SHANGHAI PROFIRST CO.,LTD.
 
       

 

 
Organosilicon compounds help improve lithium battery technology

With the help of new silicon-based compounds, scientists -- and patients -- are getting a significant new charge out of the tiny lithium batteries used in implantable devices to help treat nervous system and other disorders.

The lithium battery is the workhorse in implantable devices -- stimulators used to jump start the heart and help the central nervous systemmake critical connections in, for example, Parkinson's and epilepsypatients. Designed to be extraordinarily reliable and work continuously for years, the tiny batteries that power implantables are indispensable in everything from pacemakers to the electronic stimulators that help restore function in the brains of Parkinson's patients.

 

But lithium batteries don't last forever and new surgery to maintain many devices seeded into the body is required, as it is to replace batteries and devices at the end of their lives. Moreover, a new generation of tiny electrical devices to stimulate the nervous system, treat incontinence and overcome muscular impairment is coming on line as scientists and engineers continue to shrink the components that make up the devices.

Central to that ability, according to University of Wisconsin-MadisonProfessor Emeritus of chemistry Robert West, is new lithium battery technology, technology capable of making batteries smaller, last longer and, soon, accept a charge from outside the body without the need for surgery.

 

Using organosilicon compounds, West and his UW-Madison colleagues have developed a new generation of rechargeable lithium ion batteries whose lifetimes are more than twice as long as the batteries now used in the tiny medical devices.

"It turns out the organosilicon compounds are really good for improving lithium battery technology," says West, whose new battery technology powers a "microstimulater" not much larger than a pencil lead and that can be injected near target nerves to help overcome the faulty nervous systemwiring at the heart of Parkinson's, epilepsyand incontinence.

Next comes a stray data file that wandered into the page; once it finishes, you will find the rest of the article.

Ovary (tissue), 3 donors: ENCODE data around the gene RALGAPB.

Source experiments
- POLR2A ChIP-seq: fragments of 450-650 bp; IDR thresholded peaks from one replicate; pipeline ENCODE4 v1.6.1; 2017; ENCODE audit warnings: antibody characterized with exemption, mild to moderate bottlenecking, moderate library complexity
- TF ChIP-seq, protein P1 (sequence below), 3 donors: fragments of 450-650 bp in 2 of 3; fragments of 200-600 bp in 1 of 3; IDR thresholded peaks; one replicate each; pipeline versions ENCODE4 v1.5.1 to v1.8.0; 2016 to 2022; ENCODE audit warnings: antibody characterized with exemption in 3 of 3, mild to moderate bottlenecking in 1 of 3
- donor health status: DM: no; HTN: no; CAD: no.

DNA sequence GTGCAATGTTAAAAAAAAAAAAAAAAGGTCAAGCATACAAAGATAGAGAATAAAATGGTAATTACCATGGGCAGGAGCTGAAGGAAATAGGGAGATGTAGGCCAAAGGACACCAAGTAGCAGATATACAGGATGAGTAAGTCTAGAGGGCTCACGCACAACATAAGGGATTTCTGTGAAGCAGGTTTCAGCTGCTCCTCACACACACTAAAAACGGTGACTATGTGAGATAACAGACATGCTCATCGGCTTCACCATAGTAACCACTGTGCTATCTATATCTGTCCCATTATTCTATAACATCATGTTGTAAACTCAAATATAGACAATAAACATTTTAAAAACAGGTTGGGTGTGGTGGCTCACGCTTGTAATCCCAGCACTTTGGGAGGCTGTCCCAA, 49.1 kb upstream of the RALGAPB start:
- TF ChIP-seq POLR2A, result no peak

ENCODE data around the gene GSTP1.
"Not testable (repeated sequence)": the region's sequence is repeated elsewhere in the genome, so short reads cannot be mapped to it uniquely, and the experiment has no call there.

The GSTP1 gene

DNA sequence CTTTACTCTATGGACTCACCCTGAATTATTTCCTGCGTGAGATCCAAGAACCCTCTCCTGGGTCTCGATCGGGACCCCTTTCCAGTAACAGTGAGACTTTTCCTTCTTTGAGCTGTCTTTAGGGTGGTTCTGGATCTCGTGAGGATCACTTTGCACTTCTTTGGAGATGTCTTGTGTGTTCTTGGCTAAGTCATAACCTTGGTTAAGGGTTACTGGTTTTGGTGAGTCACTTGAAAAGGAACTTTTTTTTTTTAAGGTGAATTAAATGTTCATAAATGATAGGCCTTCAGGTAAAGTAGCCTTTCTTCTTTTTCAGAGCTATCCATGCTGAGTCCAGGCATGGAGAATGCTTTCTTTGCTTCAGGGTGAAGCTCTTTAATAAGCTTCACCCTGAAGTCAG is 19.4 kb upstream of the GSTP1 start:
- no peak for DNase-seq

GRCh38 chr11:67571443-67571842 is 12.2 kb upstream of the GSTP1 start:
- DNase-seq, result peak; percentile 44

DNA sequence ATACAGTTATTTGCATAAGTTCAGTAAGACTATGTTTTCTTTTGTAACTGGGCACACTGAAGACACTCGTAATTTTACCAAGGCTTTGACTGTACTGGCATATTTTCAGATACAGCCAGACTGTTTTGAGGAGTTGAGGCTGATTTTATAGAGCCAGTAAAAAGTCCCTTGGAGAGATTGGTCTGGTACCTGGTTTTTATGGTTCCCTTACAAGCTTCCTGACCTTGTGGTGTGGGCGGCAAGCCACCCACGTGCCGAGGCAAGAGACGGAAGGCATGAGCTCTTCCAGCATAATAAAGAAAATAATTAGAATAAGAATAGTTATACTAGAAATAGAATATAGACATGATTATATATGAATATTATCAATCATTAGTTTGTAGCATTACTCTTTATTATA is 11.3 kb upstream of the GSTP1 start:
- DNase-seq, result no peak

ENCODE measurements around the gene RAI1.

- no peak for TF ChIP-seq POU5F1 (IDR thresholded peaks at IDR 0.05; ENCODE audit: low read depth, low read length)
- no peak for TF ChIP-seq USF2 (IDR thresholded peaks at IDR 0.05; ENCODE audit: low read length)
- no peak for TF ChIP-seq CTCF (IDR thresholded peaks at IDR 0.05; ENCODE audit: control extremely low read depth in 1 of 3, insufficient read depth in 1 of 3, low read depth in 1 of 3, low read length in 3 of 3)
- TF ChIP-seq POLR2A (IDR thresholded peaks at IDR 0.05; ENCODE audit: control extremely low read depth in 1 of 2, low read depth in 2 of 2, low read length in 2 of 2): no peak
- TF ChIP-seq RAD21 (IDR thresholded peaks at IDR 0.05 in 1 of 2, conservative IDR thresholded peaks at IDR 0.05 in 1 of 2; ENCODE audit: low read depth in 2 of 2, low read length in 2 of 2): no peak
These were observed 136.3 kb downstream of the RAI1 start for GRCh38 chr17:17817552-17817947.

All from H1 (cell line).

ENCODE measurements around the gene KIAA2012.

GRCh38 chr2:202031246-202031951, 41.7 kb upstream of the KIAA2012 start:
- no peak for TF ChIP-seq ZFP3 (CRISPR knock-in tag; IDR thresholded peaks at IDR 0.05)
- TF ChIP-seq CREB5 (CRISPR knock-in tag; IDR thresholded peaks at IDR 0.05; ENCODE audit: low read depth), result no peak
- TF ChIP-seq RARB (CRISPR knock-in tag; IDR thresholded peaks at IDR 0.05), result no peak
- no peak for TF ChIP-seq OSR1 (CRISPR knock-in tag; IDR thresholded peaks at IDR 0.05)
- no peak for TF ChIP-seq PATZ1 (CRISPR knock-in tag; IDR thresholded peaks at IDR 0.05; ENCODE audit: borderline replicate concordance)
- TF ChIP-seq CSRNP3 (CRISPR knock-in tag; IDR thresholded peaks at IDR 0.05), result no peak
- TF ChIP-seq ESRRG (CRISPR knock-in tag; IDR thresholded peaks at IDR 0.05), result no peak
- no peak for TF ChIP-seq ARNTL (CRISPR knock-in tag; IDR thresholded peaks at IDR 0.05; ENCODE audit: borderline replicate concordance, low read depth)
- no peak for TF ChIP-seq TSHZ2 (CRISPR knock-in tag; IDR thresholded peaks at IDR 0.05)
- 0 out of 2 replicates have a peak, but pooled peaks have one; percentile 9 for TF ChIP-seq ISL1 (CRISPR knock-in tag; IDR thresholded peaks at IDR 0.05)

"The idea is that whenever you have a broken nerve connection, you can supply the electrical impulse to complete the circuit," West explains.

 

The microstimulator was developed by a consortium including UW-Madison's Organosilicon Research Center, Argonne National Laboratory, Advanced Bionics Corp., the Alfred Mann Foundation and Quallion, LLC. The device was recognized earlier this year with an "R&D 100 Award" from R&D Magazine.

West's group developed the electrolyte, the electricity-conducting liquid that is the heart of the battery. The new organosilicon compounds developed by the Wisconsin chemists, says West, have numerous advantages over traditional lithium battery chemistry.

Prev: Construction Sealant And Adhesives – Organosilicon Next: New silane coupling agents for truck tire applications.
Profirst Career | R&D | Environmental Protection Idea | Organosilicon Monomers Technology discuss | Organosilicon Intermediates Technology discuss | Latest information of Silane Coupling Agents
Keywords:Organosilicon Products,Manufacturing and Distributing Organosilicon Products,Organosilicon Monomers,Organosilicon Intermediates,Silane Coupling Agents,Organosilicon Forum,
Organosilicon News,Reaction Mechanism of Silane Coupling Agents,Selection Principle of Silane Coupling Agents,Use Instructions for Silane Coupling Agents,Organic Silicon Agricultural Additives
Address: No.2,Lane 1123,Kangqiao Road, Pudong New Area, Shanghai 201315 ,China Tel : 86 21 38122007 Fax : 86 21 38122006 Email: sisale@profirst.biz
  Copyright © Shanghai Profirst Co.,Ltd.